I am just taking a few notes to remind myself what we are reading for ITP this week.
Yochai Benkler on Wikipedia, Wealth of Network pages 70-74.
Benkler outlines the rise of Wikipedia and its steps to proving its reliability and self-maintenance. He especially notes the expressly and rigorously held consensus of an objective writing style.
What is perhaps surprising is that this success occurs not in a tightly knit community with many social relations to reinforce the sense of common purpose and the social norms embodying it, but in a large and geographically dispersed group of otherwise unrelated participants. It suggests that even in a group of this size, social norms coupled with a facility to allow any participant to edit out purposeful or mistaken deviations in contravention of the social norms, and a robust platform for largely unmediated conversation, keep the group on track.
-Benkler, Yochai. Wealth of Networks. p74.
First section of ‘Collaborative futures’
The collaborative “book sprint” written by Mushon Zer-Aviv, Michael Mandiberg, Mike Linksvayer, Marta Peirano, Alan Toner, Aleksandar Erkalovic (programmer) and Adam Hyde (facilitator) sets up patterns of production. Their method supports a theory of collaboration geared toward open production.
FIRST CHAPTER OF Joseph Reagle, Good Faith Collaboration, Chapter 1, MIT, 2010.
Wikipedia is a realization — even if flawed — of the historic pursuit of a universal encyclopedia: a technology-inspired vision seeking to wed increased access to information with greater human accord.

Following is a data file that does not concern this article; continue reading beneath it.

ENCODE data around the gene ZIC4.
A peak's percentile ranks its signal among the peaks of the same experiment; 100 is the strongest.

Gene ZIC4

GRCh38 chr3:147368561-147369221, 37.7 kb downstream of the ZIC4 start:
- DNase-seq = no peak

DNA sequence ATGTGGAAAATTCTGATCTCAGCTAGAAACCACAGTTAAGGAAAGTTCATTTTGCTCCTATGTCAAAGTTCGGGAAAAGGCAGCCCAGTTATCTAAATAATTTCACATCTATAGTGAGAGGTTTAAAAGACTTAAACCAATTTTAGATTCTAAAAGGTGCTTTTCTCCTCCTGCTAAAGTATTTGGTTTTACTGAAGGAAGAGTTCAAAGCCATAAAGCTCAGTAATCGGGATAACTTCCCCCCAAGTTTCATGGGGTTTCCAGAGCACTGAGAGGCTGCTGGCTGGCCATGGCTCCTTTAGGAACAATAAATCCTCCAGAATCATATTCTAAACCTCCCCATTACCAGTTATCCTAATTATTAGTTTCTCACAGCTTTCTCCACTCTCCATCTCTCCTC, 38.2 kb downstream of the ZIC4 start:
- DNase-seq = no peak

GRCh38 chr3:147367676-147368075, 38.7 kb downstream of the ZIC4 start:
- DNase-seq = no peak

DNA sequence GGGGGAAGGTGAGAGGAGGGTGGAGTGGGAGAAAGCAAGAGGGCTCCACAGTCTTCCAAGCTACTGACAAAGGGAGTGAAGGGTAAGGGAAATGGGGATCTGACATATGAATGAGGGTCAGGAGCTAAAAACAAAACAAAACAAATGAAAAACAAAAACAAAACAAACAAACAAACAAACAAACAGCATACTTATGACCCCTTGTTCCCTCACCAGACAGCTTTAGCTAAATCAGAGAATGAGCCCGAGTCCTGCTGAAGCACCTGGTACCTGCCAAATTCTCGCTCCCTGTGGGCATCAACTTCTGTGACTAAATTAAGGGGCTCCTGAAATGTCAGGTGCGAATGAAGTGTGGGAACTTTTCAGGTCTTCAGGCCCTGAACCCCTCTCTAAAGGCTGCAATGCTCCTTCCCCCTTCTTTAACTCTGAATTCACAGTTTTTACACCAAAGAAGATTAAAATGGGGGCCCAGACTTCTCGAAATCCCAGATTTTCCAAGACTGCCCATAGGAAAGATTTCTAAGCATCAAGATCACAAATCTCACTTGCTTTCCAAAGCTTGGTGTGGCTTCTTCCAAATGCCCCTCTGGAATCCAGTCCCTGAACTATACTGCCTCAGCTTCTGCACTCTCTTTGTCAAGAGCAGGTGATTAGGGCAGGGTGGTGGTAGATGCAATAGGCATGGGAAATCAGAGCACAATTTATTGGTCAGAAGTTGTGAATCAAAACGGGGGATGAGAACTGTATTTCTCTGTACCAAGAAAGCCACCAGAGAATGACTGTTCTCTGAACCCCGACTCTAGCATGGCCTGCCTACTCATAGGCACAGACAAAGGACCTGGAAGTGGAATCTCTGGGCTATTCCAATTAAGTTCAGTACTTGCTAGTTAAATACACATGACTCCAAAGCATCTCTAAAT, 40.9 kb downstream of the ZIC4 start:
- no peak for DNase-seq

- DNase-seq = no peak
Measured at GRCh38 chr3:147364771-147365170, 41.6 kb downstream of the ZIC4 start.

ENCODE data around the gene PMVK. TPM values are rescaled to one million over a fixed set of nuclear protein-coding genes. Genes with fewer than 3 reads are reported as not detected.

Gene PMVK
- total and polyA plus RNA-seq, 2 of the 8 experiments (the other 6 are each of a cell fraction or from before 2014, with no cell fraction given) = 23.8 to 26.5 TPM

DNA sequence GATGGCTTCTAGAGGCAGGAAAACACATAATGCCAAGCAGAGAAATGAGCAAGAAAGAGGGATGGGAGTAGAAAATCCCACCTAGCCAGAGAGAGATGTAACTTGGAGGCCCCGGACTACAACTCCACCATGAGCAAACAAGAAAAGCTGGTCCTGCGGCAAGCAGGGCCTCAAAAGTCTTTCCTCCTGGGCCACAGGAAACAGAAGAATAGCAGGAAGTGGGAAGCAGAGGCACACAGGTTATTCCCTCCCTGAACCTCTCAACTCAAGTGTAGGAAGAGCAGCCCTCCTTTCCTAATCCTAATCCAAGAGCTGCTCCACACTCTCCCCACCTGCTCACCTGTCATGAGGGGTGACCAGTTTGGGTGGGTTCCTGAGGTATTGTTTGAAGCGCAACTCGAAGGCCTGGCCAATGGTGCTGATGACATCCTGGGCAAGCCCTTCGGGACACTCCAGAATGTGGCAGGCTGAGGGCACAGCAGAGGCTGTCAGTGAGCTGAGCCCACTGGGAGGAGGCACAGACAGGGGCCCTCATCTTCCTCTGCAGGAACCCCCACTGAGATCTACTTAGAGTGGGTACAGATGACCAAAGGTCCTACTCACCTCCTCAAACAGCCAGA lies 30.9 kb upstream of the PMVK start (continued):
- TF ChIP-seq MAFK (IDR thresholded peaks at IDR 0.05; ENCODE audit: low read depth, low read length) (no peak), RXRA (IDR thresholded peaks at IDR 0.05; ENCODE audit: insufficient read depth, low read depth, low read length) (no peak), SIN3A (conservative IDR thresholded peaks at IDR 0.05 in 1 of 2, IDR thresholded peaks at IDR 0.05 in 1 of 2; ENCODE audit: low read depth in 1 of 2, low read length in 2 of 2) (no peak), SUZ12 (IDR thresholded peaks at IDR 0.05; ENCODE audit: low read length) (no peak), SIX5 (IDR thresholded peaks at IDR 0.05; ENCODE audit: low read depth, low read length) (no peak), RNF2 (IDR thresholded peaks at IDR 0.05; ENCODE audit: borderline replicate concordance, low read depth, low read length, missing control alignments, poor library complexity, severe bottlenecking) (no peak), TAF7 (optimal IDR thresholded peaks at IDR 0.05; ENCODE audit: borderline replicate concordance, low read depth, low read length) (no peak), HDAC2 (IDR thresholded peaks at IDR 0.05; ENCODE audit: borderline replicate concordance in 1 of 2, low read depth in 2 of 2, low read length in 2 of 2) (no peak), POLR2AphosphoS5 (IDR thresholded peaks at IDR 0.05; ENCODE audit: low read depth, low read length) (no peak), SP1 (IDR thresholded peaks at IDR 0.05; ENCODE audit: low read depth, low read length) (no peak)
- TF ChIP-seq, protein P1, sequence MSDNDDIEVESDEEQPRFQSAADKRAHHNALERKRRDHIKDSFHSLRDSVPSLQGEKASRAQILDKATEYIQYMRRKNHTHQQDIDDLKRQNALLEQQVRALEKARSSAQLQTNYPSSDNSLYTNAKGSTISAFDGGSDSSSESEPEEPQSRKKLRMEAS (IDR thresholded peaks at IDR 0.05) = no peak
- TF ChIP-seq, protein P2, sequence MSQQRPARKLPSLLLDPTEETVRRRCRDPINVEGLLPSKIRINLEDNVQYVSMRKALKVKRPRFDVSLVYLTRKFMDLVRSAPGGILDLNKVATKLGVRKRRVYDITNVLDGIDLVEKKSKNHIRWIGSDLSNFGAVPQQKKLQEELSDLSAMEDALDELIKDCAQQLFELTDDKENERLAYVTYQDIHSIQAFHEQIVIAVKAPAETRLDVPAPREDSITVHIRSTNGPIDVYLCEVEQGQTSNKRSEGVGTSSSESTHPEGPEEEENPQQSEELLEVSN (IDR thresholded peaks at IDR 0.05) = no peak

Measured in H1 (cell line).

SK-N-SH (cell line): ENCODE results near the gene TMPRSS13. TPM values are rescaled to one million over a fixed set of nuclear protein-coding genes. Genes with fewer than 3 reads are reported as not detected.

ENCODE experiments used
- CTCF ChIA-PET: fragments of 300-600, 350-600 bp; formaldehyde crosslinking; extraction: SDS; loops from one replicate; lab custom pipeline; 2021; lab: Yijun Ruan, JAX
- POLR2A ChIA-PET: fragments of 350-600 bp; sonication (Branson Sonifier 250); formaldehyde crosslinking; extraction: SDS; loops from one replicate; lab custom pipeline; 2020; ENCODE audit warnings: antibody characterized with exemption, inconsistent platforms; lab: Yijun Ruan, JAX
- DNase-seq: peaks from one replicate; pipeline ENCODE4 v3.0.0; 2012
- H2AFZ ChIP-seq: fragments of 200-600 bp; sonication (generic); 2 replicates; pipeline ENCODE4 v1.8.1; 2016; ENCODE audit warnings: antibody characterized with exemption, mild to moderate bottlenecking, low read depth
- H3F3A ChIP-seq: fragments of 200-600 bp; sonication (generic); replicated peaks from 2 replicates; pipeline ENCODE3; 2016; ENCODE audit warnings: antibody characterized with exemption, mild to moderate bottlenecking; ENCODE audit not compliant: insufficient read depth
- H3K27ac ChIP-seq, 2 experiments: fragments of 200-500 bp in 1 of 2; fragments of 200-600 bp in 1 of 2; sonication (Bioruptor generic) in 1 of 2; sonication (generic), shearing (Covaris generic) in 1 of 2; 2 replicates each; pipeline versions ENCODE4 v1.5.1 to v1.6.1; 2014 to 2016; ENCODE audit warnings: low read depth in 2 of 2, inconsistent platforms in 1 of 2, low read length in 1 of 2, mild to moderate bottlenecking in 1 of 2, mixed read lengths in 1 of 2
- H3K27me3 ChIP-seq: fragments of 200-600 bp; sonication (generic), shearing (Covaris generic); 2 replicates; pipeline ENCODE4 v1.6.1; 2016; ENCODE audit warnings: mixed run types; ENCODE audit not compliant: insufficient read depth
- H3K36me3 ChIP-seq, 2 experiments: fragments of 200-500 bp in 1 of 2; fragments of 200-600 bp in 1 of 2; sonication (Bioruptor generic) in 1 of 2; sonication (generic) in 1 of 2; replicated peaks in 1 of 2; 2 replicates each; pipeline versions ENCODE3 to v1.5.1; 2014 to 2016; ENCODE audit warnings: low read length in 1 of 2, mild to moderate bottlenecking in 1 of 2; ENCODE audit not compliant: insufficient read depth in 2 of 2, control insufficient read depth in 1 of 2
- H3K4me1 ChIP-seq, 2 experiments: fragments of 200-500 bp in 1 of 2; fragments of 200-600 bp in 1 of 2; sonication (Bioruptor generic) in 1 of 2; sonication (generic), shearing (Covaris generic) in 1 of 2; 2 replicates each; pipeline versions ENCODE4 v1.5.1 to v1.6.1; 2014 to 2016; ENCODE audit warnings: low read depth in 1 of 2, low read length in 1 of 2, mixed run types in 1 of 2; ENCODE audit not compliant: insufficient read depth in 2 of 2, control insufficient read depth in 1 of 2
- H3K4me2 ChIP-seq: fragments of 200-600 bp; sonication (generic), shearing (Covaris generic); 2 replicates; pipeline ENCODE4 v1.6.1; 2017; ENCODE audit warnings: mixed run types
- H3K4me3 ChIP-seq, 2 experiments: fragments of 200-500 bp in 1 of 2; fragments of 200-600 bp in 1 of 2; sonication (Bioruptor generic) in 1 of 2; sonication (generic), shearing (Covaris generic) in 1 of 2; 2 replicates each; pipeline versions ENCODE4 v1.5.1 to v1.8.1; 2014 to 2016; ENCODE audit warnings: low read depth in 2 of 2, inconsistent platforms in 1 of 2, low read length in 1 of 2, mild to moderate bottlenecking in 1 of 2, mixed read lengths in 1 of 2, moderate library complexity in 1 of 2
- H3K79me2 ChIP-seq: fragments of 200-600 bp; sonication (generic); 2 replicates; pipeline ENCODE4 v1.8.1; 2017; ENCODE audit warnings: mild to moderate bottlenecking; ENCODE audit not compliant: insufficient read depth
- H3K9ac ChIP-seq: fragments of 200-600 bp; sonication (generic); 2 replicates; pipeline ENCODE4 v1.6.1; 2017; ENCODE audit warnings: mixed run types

Joseph Reagle elaborates on the thickness of Wikipedia, not just its overt product. He writes about the culture that elicited Godwin’s Law of Nazi Analogies: “As an online discussion grows longer, the probability of a comparison involving Nazis or Hitler approaches one.”3
Reagle cites the incidence of Nazi accusations to relate the notion of cordiality on Wikipedia. “Wikipedia culture encourages contributors to treat and think of others well.”
Dan Nosowitz, Meet The Climate Change Denier Who Became The Voice Of Hurricane Sandy On Wikipedia, Popular Science, November 2, 2012
Pretty self-explanatory. Interesting depiction of the process of peer-review on Wikipedia.
SOME interesting discussions on wikipedia around gender
EDITING FOR PAY